Benchmarking requires knowing the type of heating and cooling systems and more specifically, the heating and cooling fuels, square footage, and of course utility consumption. The guy doing the benchmarking has to know whether the results look reasonable. The following are my unscientific estimates for how many benchmarking analyses would be correct for the following methods and skills of the benchmarking guy.
- Blindly collecting square footage data and energy consumption with no ability to do even a laugh test: 35% correct
- Number 1 but throwing out anything that looks really weird, like 50 kWh per square foot for a school or 0.15 therm per square foot for a hospital: 45% correct, not to mention a great many will be discarded
- Number 2 plus contacting the utility to make sure you have all the data for the facility. Many times benchmarking is wrong because there are data missing because not all meters serving the building are included: 55% correct
- Number 3 plus calling the customer to ask them about their heating and cooling systems and fuels used for these systems: 75% correct
- Number 4 but rather than doing a phone call, going on site and looking for meters and systems yourself ensuring you have all the meters serving the building and only the meters serving the building: 92% correct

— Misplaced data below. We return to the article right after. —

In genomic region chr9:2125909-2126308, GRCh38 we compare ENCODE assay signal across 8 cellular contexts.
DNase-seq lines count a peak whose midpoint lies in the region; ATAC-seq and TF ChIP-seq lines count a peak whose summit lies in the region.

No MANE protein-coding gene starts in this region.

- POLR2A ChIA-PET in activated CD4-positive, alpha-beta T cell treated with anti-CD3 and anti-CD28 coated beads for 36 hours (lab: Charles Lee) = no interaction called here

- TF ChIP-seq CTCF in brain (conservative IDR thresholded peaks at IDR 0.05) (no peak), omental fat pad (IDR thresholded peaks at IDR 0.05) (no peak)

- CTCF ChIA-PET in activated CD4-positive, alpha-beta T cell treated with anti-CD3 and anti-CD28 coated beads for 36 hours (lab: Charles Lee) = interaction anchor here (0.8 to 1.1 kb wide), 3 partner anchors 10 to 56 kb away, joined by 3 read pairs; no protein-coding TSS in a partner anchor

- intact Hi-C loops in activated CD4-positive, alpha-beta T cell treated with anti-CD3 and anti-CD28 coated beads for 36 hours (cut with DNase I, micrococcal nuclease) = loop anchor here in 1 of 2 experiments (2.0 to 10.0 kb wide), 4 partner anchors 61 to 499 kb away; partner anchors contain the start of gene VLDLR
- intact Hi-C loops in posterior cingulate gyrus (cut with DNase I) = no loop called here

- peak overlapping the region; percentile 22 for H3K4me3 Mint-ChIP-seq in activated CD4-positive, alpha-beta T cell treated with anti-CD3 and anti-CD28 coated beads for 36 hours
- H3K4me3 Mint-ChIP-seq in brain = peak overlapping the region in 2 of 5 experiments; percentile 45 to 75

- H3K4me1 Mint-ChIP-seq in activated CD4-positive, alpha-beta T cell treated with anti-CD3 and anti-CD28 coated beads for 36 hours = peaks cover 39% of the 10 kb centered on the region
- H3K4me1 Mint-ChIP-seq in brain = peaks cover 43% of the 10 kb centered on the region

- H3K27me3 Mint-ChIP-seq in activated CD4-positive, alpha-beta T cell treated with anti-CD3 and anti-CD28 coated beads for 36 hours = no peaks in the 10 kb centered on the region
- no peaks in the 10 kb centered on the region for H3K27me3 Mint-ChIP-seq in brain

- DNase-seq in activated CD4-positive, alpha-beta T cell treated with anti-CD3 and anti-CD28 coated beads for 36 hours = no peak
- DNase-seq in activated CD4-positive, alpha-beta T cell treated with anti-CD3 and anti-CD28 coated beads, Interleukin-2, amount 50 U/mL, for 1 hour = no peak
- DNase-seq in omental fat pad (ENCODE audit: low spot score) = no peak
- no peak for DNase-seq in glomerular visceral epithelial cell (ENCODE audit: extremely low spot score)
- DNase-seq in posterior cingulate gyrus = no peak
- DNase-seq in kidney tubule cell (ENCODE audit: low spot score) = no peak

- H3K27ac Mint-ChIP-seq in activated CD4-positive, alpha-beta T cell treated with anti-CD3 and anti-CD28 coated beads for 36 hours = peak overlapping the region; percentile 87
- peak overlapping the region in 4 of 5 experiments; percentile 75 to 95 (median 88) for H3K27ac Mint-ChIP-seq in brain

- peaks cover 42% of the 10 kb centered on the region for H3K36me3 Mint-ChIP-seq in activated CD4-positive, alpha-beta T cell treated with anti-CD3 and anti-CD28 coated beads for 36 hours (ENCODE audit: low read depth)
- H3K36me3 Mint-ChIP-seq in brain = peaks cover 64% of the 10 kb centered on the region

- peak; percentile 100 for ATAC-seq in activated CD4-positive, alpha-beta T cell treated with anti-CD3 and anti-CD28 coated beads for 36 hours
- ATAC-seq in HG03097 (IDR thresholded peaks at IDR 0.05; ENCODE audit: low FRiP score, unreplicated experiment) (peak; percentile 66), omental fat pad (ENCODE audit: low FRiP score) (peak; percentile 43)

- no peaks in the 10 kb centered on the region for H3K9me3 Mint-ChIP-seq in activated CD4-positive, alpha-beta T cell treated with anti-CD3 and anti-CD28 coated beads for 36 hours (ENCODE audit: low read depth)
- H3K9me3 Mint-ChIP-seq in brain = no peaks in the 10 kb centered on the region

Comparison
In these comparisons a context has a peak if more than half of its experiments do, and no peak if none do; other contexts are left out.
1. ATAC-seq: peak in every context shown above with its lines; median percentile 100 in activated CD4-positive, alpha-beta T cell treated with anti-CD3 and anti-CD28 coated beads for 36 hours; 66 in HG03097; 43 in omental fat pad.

There you have it. If an experienced expert can do everything in his/her power, there are still things that may not be able to be benchmarked with confidence due to:
- “Campus” meters – here campus being any meter serving multiple buildings (k-12, college/university, health care, military, and even corporate) without submetering on each building.
- Storable fuels like propane, fuel oil, and chicken manure. Tank levels and piles vary from month to month and so determining consumption requires accurate levels plus deliveries.
- No meters – what are you talking about, Jeff? Steam coming from a campus plant with no submetering. You can know how much natural gas the central plant uses or you can guesstimate the consumption eying the pile of chicken manure (or coal) and tracking deliveries. Old central steam plants for example can have rather enormous heat losses to pipe tunnels, making for melted snow and green grass in winter. A good bit of analysis is required to weed this out.